Attracting Mature Readers
By Peter W. Y. Lee
Among the 1954 Comics Magazine Association of America’s Comic Code’s many regulations was a directive to company admen: “Liquor and tobacco advertising is not acceptable” (Nyberg 168). The ubiquity of alcohol in mainstream media certainly concerned social guardians in post-war America (Rotskoff). However, liquor manufacturers did not solicit to minors in the comics, but another demographic group: their parents.
The first part of my article looked at how Lev Gleason Publications responded to the public alarm over comic books. Gleason and his chief editor, Charles Biro, pushed comics as a progressive medium with educational and artistic merit. This second part explores their second strategy: courting adults. Gleason hoped that an expanded readership would bolster support and offset rising production costs. However, critics rejected comic books’ potential beyond that of disposable children’s entertainment. The Comics Code sanitised comic books and stigmatised readers beyond middle-school age.
In the US, comic books thrived during World War II, but after the war rationing and price control ended, the demand for raw material skyrocketed, leading to inflation. Print media raised prices to counter escalating costs, made worse by paper mill shortages and increased paper products/packaging in a booming consumer society (Ericson 17). By June 1950, the Wall Street Journal reported that the price of “novel news,” a newsprint gradient used for comics and pulp-based periodicals, had “been jacked up an average of 5%” in the past six months (Rutledge 1). Along with higher labour and distribution costs, comic book publishers found diminishing profits.
Normally, manufacturers pass higher costs to consumers, but comic book publishers had kept the cover price at a dime per copy since the industry’s birth. During the Depression and the war, publishers feared raising retail prices would drive away their core audience of 6-16 year-olds. Several publishers reduced the page count per issue to maintain the tenable 10¢ price tag, while others hoped the Office of Price Stabilization would decrease minimum print runs to cut the number of unsold copies returned from newsstands (“Grocery Profits Studied” 64). Yet companies refused to drop lines, despite market over-saturation. Comic books’ main selling point was the attractive covers, not the interior art. One rep from St. John Publishing explained, “To boost circulation, you publish more different magazines each month—and so offer more covers” (Kligfeld 10). Lev Gleason lamented, “We’ve been forced in the scramble for readers to publish three more magazines today than five years ago, but total circulation for all Gleason comic magazines is up only 10%” (Kligfeld 10).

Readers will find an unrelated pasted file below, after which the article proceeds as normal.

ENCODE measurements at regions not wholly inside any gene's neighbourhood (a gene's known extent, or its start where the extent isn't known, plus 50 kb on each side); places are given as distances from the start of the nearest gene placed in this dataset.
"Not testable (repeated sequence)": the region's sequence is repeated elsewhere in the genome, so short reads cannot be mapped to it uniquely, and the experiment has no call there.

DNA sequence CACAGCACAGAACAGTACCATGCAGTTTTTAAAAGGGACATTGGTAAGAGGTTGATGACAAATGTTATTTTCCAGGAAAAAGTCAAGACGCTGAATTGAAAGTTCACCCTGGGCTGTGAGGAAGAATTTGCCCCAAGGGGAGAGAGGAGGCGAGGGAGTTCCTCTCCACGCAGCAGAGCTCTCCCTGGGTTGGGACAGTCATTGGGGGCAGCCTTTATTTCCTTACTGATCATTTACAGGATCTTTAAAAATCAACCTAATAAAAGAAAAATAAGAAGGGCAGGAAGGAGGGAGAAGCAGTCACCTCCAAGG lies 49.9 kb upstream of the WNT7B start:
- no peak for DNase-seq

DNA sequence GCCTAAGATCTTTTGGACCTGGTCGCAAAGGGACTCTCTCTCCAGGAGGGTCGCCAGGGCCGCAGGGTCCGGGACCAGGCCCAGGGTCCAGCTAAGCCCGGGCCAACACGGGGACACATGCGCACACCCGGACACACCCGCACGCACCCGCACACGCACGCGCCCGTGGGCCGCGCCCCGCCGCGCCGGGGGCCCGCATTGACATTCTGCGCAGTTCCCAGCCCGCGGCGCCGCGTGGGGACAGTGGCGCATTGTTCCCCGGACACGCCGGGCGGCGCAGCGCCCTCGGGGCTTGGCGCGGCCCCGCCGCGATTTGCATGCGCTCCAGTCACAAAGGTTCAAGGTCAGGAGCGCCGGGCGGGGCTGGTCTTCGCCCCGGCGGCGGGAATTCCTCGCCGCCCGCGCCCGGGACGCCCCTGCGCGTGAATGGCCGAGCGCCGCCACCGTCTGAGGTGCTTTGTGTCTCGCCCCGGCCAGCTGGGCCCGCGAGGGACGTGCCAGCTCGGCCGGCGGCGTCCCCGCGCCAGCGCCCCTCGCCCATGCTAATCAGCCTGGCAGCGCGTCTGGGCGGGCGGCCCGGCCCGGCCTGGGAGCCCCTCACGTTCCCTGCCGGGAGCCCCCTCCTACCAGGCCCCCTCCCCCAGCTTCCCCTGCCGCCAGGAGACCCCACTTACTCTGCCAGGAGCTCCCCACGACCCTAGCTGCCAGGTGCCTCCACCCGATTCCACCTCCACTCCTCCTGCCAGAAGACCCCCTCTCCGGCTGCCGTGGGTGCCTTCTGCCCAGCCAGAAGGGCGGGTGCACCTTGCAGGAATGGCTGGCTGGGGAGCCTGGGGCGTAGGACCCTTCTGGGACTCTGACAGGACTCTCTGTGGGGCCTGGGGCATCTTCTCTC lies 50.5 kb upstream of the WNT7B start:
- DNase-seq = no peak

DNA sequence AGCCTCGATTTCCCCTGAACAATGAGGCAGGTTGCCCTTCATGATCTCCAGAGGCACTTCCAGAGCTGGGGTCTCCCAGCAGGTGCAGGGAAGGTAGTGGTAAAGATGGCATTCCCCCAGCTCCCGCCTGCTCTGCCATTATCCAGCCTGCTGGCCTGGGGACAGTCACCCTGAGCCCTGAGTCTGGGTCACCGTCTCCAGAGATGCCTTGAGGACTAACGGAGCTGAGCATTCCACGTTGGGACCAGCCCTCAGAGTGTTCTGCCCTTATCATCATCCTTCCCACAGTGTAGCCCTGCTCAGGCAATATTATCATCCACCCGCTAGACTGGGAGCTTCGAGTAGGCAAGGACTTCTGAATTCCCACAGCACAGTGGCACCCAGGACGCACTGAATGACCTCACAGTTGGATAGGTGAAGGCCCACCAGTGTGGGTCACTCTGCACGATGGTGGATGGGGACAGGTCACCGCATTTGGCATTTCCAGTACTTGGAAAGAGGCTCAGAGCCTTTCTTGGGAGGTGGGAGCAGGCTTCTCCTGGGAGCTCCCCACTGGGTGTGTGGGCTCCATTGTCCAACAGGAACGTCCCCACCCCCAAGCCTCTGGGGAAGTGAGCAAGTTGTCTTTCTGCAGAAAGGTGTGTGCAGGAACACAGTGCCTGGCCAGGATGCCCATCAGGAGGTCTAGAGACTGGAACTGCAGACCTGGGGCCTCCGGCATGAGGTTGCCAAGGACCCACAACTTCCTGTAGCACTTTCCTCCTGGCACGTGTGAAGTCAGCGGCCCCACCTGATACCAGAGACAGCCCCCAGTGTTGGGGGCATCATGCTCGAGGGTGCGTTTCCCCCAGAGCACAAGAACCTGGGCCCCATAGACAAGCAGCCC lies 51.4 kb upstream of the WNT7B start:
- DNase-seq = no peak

Unable to improve their supply chain and hungry for sales, publishers looked for new readers. Gleason pointed to adults as an untapped market: “Comic magazine circulation is constantly veering towards older age groups” (Kligfeld 1). He noted that 40-60 percent of sales were “bought by adults for their own reading pleasure” (Gleason 14). Even Dell Comics, which later successfully sidestepped the Code with all-ages characters, observed, “There seem to be more adults than ever reading our comic publications” (Kligfeld 1). The industry juggled adult and child sensibilities, with Gleason and Biro justifying comics as adult “literature” comparable to how “millions of American adults” flock to lowbrow B-westerns instead of “the finest production of Macbeth” (Gleason 14). Gaudy, gory crime stories appealed to mature readers and Gleason emphasised how crime comics were a family affair: “GET ‘CRIME DOES NOT PAY’. SHOW IT TO DAD, HE’LL LOVE IT!” read one house ad in Gleason’s Boy Comics (Advertisement).
Some adults needed no encouragement to read comic books. Those who were children during the Great Depression were adults after World War II, but did not necessarily outgrow comics. During the Senate hearing on juvenile delinquency in the late 1940s, social scientist Norbert Muhlen argued that “low-cost books,” such as pulps and comics, were “the basic staple of the new book-reading public” prior to World War II (United States Congress 202). During the war, kids-turned-G.I.s bought comics over national magazines 10 to 1 in army outposts and continued to read comics when they were demobilised (United States Congress 202). Muhlen claimed that lowbrow comic books differed from the “older, much-censored, and more refined newspaper comic strips” due to “repetitious showing of death and destruction” (United States Congress 202). But he rejected the notion that comic books desensitised readers and he asserted that readers were “neither illiterates nor morons” (United States Congress 203). The Christian Science Monitor concurred, noting how “parents, librarians and some educators have fought the comics for years, but the youngsters still grow up into dads (and mothers) who turn to them” for reading pleasure (“Comics”).